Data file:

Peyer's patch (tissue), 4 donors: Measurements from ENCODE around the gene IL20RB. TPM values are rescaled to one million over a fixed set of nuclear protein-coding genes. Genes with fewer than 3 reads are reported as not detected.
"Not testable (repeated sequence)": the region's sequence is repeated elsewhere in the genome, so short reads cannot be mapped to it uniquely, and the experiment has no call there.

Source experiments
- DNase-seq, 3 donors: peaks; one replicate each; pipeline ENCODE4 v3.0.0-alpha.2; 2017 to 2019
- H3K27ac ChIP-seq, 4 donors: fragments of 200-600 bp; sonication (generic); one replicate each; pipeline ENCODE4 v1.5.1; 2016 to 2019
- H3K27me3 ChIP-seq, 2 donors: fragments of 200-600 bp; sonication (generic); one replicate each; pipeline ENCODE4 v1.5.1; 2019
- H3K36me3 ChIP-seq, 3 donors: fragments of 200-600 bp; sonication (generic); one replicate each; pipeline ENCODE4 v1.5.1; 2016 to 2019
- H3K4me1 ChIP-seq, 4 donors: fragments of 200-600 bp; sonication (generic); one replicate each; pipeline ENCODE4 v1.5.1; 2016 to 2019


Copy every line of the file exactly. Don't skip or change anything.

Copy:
Peyer's patch (tissue), 4 donors: Measurements from ENCODE around the gene IL20RB. TPM values are rescaled to one million over a fixed set of nuclear protein-coding genes. Genes with fewer than 3 reads are reported as not detected.
"Not testable (repeated sequence)": the region's sequence is repeated elsewhere in the genome, so short reads cannot be mapped to it uniquely, and the experiment has no call there.

Source experiments
- DNase-seq, 3 donors: peaks; one replicate each; pipeline ENCODE4 v3.0.0-alpha.2; 2017 to 2019
- H3K27ac ChIP-seq, 4 donors: fragments of 200-600 bp; sonication (generic); one replicate each; pipeline ENCODE4 v1.5.1; 2016 to 2019
- H3K27me3 ChIP-seq, 2 donors: fragments of 200-600 bp; sonication (generic); one replicate each; pipeline ENCODE4 v1.5.1; 2019
- H3K36me3 ChIP-seq, 3 donors: fragments of 200-600 bp; sonication (generic); one replicate each; pipeline ENCODE4 v1.5.1; 2016 to 2019
- H3K4me1 ChIP-seq, 4 donors: fragments of 200-600 bp; sonication (generic); one replicate each; pipeline ENCODE4 v1.5.1; 2016 to 2019